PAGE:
Preeclampsia in pregnancy hope for cure

An international collaboration led by the Translational Obstetrics Group (TOG) has discovered a treatment that could save many of the 60,000 lives lost each year to preeclampsia.


Preeclampsia can strike unsuspecting mothers at any time during pregnancy. It occurs when the preeclamptic placenta releases toxins that spread throughout the mother’s circulation. These toxins damage blood vessels and injure major organs including the liver, kidneys, brain (causing fits), lungs and the blood clotting system.

Currently, there is no treatment for preeclampsia other than to deliver the baby. When preeclampsia strikes at a preterm stage in pregnancy (less than 37 weeks gestation), doctors may be forced to deliver the baby early to save the mother’s life. Prematurity puts babies at risk of death, disability and cerebral palsy.

TOG and their international collaborators have discovered the possibility that proton pump inhibitors, used by millions of people to treat gastric reflux and indigestion, could be used to treat preeclampsia.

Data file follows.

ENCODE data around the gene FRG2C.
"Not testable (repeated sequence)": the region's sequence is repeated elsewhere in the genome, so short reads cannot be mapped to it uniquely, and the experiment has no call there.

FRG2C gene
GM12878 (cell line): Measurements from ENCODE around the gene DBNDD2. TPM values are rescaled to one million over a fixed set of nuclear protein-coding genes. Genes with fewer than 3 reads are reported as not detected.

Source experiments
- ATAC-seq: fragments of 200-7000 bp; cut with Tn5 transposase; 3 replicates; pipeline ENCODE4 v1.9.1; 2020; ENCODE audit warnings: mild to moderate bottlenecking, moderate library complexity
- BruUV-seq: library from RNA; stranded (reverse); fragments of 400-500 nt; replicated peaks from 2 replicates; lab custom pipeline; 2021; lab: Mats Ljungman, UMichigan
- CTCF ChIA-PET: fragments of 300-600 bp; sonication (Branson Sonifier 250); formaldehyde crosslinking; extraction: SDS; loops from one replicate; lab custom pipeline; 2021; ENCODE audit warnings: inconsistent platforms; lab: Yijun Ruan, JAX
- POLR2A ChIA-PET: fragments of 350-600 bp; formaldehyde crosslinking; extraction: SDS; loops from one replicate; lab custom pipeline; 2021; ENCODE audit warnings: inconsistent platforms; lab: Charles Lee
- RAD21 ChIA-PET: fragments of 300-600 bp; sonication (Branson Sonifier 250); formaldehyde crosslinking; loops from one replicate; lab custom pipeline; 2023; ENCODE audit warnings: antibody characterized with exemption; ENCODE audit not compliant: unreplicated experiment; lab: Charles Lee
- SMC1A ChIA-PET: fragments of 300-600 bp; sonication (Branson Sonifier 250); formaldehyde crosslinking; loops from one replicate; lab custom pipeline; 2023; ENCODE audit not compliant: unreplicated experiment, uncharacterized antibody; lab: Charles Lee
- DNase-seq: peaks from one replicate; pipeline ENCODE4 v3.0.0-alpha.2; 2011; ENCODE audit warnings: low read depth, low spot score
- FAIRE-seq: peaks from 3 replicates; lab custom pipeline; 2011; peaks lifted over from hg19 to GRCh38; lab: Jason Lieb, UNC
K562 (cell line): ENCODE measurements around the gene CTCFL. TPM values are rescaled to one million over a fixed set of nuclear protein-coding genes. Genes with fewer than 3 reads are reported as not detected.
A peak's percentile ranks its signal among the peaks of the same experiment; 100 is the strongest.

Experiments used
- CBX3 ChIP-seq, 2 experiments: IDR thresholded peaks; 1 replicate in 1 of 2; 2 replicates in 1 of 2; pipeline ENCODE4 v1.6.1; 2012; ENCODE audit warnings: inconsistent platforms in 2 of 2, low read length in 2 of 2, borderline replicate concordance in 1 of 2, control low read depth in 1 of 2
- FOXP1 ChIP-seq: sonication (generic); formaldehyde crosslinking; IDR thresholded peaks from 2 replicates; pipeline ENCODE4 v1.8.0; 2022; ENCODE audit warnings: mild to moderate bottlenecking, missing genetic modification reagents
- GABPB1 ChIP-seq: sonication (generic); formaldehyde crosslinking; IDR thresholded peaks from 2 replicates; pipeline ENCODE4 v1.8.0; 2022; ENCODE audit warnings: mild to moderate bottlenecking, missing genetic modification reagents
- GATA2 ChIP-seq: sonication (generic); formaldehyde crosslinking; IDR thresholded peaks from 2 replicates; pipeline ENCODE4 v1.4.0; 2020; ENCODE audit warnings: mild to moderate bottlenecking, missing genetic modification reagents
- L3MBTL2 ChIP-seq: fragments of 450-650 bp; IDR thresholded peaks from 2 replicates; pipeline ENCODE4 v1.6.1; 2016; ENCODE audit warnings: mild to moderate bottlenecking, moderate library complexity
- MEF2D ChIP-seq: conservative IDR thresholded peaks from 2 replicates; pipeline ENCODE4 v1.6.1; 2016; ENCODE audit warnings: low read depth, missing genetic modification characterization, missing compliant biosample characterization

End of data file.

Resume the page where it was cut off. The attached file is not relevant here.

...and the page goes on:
Dr Natalie Hannan, one of TOG’s Research Fellows, is the senior author of the study, the findings of which have just been published in the prestigious international journal Hypertension.

The TOG team has already set up a major clinical trial (Preeclampsia Intervention with Esomeprazole – PIE) based at Tygerberg Hospital in Cape Town, South Africa. The team is collaborating with the local South African investigator, Dr Cathy Cluver. The trial will test whether the proton pump inhibitor esomeprazole (or Nexium) can be used to treat women diagnosed with preeclampsia very early in pregnancy.

The PIE trial is in its final stages with outcomes expected this year. Further trials in Australia are also planned.

TOG is part of the Department of Obstetrics and Gynaecology, the University of Melbourne based at Mercy Hospital for Women.

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Minh Nguyen

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